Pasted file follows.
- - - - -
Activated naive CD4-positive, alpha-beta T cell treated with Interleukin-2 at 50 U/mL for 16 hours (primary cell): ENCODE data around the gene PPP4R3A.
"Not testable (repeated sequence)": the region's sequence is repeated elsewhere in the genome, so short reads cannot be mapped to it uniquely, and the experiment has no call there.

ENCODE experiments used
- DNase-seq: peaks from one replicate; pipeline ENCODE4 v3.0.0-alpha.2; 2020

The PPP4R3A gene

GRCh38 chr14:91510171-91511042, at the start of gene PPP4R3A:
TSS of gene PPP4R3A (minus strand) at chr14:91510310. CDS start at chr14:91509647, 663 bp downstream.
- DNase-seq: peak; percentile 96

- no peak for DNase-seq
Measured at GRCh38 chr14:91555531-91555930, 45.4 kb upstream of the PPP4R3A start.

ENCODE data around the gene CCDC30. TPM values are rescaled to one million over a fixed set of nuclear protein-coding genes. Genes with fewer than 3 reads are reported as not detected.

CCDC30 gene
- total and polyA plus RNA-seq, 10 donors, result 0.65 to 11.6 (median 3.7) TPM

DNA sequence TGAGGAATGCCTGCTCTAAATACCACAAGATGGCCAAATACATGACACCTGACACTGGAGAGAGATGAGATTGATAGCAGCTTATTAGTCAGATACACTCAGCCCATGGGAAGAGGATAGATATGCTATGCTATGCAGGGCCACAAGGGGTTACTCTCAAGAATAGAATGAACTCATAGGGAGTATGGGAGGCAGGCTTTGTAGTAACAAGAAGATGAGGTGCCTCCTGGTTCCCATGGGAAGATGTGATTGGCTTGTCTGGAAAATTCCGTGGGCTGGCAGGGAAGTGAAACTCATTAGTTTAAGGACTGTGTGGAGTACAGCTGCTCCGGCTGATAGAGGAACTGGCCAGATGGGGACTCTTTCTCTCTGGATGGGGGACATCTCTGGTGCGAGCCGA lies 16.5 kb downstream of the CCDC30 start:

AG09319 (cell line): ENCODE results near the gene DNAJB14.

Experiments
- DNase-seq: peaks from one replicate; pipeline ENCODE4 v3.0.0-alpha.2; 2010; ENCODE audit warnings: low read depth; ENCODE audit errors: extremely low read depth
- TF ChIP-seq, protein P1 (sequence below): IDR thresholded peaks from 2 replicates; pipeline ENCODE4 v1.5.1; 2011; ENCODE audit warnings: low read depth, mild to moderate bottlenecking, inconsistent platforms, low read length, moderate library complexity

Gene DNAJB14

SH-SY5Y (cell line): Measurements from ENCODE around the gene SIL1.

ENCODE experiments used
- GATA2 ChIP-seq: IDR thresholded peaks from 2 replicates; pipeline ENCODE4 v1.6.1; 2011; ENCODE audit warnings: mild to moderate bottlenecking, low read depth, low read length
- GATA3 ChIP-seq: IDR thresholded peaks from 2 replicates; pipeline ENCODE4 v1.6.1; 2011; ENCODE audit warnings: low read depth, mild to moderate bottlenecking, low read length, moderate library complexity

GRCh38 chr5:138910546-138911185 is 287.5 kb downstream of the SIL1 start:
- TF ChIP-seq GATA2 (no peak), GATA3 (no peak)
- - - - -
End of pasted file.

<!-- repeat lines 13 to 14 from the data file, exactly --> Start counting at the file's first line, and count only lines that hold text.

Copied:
- total and polyA plus RNA-seq, 10 donors, result 0.65 to 11.6 (median 3.7) TPM

DNA sequence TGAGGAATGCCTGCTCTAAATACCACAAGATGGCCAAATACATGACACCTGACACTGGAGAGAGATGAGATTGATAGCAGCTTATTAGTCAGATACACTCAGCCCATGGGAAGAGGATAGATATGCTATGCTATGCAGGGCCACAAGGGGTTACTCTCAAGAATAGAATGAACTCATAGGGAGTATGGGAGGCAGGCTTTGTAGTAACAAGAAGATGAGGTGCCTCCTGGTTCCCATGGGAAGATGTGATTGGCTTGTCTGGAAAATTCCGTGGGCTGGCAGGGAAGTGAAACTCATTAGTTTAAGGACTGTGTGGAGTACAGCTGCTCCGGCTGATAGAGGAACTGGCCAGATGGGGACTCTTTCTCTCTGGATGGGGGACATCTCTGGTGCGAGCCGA lies 16.5 kb downstream of the CCDC30 start: